The real test will be if the Constitution allows the feds to compel individuals to buy health insurance. The Congress may have to pass an amendment to facilitate it.
Now it was pointed out that companies are not required to buy any insurance at this point, so to think they would all of a sudden take a penalty hit, regardless of the size, when they are voluntarily providing coverage now, is somewhat flawed. But the final point is quite valid, how will the Constitution be interpreted regarding the mandating of coverage?


Sunday, October 25, 2009

Seven Years

My heart and prayers goes out to the family and friends of those lost n a Northern Woods seven years ago, today. I recall hearing of the crash, praying for the passengers, and later finding out who all was aboard.

A few years ago I visited the memorial near the crash site. It was a solemn and serene setting. I would encourage everyone to make that pilgrimage at some point.

All my hopes!


Wednesday, October 21, 2009

TV Tantrum

Seriously, is this all he's got:
Officials at the Moose Lake Sex Offenders Program began unbolting the two dozen 50-inch plasma television sets at the center on Tuesday, just hours after Gov. Tim Pawlenty called the purchase "boneheaded" and ordered a search to find out who made the decision.
Why the Governor would micromanage such a monumental cost savings to the state I have no clue, other then pandering for publicity after running around the country for several weeks. Savings you say, of course:
State officials said the televisions, which were mounted in common areas, made it easier to supervise patients at the 400-bed facility.
These TVs allow for easier supervision, fewer employees, less cost to the facility, and savings to the tax payers. But, in order for the Governor to understand that, he would have to be forward thinking and understand the process of incarcerating large numbers of individuals and keeping them content to avoid disruptions and disturbances. Apparently he could care less about that.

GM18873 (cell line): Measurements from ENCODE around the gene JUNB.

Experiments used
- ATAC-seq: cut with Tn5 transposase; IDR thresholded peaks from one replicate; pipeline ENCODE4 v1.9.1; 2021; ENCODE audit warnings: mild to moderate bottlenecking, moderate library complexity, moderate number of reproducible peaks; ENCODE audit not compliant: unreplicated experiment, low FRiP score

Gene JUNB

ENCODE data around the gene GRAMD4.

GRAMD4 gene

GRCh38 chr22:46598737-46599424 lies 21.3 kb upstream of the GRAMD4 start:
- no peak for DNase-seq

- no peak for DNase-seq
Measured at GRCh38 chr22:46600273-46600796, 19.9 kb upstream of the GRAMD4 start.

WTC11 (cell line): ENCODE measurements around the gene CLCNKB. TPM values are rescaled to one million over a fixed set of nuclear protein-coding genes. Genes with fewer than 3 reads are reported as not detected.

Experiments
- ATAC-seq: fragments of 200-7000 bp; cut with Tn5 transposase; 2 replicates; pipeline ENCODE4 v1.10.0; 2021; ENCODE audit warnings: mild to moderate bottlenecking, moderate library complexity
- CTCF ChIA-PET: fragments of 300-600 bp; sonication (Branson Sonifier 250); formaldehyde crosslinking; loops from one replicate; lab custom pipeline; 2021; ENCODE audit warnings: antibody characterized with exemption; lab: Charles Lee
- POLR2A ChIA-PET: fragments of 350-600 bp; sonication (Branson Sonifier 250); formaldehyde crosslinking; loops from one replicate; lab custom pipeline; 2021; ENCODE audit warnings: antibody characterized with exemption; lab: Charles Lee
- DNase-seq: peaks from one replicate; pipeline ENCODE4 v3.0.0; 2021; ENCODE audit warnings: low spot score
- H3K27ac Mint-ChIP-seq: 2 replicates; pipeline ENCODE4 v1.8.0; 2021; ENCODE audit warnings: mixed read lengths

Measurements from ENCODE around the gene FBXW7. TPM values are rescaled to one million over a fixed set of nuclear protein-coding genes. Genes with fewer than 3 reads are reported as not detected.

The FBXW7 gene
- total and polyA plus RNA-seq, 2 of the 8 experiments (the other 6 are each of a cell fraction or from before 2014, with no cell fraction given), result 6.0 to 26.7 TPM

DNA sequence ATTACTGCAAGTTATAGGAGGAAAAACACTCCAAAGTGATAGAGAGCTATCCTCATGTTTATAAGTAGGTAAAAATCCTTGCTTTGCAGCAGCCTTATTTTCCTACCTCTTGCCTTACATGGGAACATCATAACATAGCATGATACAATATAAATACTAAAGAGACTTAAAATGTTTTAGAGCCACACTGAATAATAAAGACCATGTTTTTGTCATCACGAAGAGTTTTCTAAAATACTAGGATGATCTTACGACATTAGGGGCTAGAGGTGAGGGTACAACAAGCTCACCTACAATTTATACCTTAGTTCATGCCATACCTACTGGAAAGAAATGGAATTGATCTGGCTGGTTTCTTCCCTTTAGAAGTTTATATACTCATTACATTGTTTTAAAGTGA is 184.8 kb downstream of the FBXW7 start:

Isn't ANYONE going to call him on this. The only bonehead in this fiasco is the Governor himself.


Monday, October 19, 2009

The Truth Hurts

Axelrod reveals the reality of FOXNews on ABC's 'This Week', (via Politico):
"It’s really not news — it’s pushing a point of view. And the bigger thing is that other news organizations like yours ought not to treat them that way, and we’re not going to treat them that way. We’re going to appear on their shows. We’re going to participate but understanding that they represent a point of view.”
Seriously, there isn't much more to say when the truth is spoken so clearly and succinctly!


Friday, October 16, 2009

Missing Mike

Today is the 3rd anniversary of the passing of one of my best friends. The lovely Mrs. Flash and I will be meeting The Doctor at the cemetery around 6:ish for beer and cigars. Its what we do.


Tuesday, October 13, 2009

Its Snowe(ing) on Health Care Bill

Sen Olympia Snowe is on board the Baucus Bus:
WASHINGTON (CNN) -- Health care reform advocates got a major boost Tuesday as Maine Sen. Olympia Snowe, a key GOP moderate, announced she will vote for the Senate Finance Committee's $829 billion health care bill.

Snowe, one of the senators in the bipartisan "Gang of Six" that initially negotiated the committee's bill, has been considered one of the few GOP senators likely to support a bill emerging from the Democratic-controlled Congress.